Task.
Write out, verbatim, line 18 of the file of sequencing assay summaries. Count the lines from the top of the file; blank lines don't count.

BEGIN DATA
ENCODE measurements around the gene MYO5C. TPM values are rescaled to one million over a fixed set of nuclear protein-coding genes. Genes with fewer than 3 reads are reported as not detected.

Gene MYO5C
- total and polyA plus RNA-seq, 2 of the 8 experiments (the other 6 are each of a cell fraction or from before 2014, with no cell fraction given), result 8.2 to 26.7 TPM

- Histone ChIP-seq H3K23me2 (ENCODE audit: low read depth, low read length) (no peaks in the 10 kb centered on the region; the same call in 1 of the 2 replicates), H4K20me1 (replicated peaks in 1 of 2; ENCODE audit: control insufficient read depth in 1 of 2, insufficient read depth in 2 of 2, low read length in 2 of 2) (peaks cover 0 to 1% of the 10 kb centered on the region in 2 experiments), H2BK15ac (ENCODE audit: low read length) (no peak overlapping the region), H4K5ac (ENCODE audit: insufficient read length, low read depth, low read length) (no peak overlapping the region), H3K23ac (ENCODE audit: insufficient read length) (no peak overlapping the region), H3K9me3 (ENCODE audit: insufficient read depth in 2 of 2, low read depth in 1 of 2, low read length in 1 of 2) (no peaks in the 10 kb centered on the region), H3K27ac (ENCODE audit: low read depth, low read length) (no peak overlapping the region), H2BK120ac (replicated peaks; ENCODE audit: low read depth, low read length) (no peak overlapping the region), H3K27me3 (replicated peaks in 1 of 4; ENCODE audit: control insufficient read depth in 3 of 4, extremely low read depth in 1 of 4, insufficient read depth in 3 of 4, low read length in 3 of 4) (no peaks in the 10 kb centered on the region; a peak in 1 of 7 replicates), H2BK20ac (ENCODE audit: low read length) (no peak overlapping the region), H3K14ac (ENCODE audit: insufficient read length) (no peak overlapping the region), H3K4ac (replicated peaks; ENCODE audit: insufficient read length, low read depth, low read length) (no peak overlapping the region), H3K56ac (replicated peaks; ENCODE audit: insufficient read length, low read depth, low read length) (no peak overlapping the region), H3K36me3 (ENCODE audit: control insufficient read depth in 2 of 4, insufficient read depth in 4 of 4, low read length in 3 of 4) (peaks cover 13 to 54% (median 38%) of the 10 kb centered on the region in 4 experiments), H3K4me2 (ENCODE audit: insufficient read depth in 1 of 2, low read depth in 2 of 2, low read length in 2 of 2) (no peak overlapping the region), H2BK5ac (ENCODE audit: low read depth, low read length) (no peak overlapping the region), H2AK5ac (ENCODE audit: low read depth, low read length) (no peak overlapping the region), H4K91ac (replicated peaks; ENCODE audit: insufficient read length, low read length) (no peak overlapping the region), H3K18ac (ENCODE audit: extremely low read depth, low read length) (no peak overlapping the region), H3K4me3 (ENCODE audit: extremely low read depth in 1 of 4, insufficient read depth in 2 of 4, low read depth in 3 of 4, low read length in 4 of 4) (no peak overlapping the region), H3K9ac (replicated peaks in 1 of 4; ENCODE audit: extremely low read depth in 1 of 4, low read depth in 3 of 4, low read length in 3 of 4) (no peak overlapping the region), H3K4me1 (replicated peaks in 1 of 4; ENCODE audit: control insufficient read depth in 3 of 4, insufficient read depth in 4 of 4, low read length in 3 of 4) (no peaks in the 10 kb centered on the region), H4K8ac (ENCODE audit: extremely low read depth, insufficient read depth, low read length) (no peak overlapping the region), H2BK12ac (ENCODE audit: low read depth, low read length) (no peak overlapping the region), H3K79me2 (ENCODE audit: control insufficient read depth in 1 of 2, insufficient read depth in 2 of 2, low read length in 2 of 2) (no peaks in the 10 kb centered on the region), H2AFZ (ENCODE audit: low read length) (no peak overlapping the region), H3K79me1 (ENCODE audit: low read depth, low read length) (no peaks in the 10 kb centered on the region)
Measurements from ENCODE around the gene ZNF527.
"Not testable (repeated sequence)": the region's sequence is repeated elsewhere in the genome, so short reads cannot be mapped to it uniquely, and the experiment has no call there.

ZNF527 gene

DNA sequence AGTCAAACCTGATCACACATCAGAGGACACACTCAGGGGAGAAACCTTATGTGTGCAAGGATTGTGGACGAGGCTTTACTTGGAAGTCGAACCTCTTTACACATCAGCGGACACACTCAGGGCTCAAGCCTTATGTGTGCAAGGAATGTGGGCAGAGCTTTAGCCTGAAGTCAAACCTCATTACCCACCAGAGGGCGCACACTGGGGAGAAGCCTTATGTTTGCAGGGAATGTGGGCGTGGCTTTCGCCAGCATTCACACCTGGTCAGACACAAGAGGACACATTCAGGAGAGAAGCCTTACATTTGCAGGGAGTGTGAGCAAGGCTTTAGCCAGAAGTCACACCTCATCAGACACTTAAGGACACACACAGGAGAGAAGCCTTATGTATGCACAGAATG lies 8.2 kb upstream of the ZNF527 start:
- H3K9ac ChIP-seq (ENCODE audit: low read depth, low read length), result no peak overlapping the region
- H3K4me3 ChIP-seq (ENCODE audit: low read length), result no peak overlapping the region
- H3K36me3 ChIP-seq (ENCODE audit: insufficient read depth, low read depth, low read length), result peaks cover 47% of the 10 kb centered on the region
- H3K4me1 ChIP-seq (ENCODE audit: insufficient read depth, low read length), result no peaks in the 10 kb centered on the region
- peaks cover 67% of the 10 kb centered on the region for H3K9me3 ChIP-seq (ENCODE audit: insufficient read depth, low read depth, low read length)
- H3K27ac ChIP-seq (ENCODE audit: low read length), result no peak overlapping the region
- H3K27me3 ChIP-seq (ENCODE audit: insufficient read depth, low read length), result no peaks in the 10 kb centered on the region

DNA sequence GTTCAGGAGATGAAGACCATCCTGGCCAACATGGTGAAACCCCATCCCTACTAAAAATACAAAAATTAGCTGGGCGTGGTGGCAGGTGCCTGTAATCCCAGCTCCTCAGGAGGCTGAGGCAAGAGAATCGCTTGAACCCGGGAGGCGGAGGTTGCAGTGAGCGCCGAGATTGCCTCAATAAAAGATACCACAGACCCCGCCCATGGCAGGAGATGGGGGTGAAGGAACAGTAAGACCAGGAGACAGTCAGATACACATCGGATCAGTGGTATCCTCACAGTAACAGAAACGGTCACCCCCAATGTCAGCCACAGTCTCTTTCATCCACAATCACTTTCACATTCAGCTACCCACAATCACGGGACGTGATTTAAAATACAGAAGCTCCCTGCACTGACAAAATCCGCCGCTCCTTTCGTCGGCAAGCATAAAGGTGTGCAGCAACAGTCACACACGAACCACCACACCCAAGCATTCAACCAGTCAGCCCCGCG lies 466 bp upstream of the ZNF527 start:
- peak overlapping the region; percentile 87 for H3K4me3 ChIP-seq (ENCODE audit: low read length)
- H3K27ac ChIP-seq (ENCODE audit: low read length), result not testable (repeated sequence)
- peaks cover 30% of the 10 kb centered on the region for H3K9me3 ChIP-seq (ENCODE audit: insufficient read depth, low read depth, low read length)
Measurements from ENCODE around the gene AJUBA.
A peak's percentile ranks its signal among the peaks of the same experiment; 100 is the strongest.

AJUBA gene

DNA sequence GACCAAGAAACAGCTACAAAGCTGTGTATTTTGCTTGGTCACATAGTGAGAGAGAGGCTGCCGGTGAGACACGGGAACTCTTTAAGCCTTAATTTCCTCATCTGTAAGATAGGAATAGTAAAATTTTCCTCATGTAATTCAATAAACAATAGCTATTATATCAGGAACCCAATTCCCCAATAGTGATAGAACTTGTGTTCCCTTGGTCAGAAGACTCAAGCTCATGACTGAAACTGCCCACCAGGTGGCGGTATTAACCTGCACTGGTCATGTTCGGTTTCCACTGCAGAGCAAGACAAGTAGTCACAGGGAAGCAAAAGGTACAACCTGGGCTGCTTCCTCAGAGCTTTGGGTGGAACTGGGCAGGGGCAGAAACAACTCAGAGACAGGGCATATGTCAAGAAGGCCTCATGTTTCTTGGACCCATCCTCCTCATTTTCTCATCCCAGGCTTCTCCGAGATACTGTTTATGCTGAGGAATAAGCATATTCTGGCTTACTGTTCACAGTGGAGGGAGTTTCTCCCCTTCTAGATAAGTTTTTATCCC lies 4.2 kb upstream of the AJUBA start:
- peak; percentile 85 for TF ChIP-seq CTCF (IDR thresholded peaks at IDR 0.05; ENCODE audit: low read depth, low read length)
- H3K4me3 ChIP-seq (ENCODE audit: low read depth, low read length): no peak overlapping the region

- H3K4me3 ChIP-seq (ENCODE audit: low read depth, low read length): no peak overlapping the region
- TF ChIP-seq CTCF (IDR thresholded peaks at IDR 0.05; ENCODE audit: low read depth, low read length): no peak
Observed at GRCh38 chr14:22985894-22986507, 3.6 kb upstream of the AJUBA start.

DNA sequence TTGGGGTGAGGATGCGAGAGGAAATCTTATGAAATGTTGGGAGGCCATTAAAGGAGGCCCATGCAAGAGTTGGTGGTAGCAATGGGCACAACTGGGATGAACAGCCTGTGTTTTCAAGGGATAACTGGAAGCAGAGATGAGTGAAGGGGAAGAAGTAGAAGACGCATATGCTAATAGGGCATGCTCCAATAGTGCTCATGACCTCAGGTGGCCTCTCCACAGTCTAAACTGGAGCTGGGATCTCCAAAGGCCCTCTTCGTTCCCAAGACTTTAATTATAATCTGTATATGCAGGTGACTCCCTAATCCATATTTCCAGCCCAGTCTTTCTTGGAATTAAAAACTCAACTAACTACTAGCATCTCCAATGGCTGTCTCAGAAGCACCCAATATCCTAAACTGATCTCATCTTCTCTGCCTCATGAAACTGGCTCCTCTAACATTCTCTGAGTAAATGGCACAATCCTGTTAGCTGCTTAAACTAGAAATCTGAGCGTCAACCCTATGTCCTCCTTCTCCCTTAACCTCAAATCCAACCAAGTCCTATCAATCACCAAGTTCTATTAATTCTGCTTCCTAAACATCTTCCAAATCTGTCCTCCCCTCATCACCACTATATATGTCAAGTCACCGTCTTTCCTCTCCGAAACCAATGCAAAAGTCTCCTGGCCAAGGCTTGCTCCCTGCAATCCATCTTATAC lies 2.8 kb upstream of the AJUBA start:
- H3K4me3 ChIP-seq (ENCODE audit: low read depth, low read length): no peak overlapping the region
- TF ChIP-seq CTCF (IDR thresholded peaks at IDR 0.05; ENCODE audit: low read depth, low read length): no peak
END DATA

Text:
- H3K27ac ChIP-seq (ENCODE audit: low read length), result not testable (repeated sequence)